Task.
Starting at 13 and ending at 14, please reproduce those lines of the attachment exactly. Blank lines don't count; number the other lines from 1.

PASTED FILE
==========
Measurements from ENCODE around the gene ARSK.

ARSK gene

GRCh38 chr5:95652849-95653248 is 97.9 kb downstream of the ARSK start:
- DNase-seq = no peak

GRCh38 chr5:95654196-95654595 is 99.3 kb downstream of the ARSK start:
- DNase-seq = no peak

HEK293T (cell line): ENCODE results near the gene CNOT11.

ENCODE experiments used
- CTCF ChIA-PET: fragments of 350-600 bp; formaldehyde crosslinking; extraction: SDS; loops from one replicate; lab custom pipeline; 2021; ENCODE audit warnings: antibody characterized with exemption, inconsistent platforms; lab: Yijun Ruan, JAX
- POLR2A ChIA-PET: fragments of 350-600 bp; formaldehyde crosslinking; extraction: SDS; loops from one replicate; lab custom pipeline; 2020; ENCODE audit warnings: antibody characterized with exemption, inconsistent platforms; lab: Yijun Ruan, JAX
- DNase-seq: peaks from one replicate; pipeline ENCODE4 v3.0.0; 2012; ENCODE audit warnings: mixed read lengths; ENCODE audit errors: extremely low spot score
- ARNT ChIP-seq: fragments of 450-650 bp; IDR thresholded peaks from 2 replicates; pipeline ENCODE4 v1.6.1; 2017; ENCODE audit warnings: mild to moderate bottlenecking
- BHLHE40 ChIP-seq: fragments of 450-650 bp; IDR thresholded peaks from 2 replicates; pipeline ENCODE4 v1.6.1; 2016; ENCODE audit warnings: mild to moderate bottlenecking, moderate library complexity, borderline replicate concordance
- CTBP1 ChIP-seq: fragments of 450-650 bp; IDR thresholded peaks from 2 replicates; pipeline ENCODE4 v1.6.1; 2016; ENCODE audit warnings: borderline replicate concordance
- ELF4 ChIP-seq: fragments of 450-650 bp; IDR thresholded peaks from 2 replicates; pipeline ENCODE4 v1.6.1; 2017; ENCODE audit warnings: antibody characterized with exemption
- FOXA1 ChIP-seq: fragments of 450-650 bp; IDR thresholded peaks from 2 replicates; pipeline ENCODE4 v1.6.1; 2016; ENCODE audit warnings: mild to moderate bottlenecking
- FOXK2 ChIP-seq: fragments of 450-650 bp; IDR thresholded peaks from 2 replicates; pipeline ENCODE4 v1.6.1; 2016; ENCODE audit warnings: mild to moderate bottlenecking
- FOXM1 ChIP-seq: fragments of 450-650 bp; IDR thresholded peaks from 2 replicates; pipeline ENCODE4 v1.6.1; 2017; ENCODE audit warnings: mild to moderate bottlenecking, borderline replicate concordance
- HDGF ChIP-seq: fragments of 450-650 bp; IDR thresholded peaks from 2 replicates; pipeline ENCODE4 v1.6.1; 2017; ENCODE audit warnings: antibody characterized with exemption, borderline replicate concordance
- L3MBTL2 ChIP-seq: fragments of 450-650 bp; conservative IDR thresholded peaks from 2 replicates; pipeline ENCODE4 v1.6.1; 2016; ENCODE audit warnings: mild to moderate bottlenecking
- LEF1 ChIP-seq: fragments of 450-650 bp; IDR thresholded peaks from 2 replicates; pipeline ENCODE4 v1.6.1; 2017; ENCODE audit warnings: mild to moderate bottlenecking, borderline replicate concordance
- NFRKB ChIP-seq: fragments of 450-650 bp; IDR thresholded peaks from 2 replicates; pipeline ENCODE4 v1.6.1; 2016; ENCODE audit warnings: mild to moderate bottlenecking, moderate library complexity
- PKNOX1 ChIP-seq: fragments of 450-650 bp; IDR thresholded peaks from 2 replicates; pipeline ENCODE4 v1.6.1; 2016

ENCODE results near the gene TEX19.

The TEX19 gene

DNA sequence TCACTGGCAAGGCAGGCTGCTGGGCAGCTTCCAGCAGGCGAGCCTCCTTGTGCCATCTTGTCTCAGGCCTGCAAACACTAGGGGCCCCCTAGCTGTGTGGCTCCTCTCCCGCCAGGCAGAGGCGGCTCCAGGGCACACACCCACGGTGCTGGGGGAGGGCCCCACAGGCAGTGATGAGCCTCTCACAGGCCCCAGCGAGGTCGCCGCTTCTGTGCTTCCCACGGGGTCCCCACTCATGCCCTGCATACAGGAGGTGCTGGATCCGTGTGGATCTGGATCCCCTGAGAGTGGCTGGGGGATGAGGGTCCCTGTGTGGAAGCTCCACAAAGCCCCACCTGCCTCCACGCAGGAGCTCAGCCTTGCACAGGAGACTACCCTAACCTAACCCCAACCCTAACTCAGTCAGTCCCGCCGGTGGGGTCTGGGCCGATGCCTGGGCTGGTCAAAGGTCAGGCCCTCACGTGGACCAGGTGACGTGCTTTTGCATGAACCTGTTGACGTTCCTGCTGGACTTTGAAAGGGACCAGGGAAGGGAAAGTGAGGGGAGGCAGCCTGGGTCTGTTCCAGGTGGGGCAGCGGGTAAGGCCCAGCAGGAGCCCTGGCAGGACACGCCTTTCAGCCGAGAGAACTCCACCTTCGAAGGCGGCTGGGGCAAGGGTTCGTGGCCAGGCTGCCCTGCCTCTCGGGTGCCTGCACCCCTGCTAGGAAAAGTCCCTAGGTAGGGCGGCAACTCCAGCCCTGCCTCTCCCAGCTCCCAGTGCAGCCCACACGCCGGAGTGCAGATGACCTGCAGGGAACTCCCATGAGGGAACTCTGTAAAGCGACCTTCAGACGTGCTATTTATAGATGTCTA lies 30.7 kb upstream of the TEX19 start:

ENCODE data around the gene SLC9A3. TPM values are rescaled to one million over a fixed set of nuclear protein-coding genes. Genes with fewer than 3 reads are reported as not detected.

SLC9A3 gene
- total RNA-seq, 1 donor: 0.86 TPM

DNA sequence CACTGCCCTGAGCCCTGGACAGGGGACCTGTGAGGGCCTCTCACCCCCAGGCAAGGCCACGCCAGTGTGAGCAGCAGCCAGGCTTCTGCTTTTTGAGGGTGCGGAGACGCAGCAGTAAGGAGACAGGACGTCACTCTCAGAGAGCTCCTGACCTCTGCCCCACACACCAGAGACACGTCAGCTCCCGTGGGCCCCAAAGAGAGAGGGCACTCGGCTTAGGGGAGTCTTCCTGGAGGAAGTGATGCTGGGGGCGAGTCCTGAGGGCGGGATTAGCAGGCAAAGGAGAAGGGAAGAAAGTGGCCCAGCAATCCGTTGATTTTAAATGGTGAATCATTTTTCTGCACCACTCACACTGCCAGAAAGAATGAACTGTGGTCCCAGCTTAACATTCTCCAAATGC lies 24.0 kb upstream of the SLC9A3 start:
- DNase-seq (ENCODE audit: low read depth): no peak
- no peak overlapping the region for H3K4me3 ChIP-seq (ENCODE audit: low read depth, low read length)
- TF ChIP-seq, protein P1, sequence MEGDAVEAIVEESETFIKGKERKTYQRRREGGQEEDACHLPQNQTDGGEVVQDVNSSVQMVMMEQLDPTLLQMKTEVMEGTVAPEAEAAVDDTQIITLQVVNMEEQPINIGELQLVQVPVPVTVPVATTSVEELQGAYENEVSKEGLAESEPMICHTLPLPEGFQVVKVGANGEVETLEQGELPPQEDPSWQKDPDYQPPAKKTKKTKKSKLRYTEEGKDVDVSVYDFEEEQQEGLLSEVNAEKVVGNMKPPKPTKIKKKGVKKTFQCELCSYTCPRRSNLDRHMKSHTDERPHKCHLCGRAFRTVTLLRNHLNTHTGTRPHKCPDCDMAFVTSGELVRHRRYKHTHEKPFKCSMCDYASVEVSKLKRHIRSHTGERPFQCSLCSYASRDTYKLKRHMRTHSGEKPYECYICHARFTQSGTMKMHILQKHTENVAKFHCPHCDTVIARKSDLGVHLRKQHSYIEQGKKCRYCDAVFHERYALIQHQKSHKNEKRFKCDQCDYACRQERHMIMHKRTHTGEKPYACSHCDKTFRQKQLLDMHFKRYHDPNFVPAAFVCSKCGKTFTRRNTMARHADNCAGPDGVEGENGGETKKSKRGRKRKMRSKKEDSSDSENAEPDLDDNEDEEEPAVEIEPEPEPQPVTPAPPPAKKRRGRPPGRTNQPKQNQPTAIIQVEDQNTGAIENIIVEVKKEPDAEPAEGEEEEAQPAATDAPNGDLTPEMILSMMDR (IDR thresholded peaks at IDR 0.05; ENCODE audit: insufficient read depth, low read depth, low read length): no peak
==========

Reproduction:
- BHLHE40 ChIP-seq: fragments of 450-650 bp; IDR thresholded peaks from 2 replicates; pipeline ENCODE4 v1.6.1; 2016; ENCODE audit warnings: mild to moderate bottlenecking, moderate library complexity, borderline replicate concordance
- CTBP1 ChIP-seq: fragments of 450-650 bp; IDR thresholded peaks from 2 replicates; pipeline ENCODE4 v1.6.1; 2016; ENCODE audit warnings: borderline replicate concordance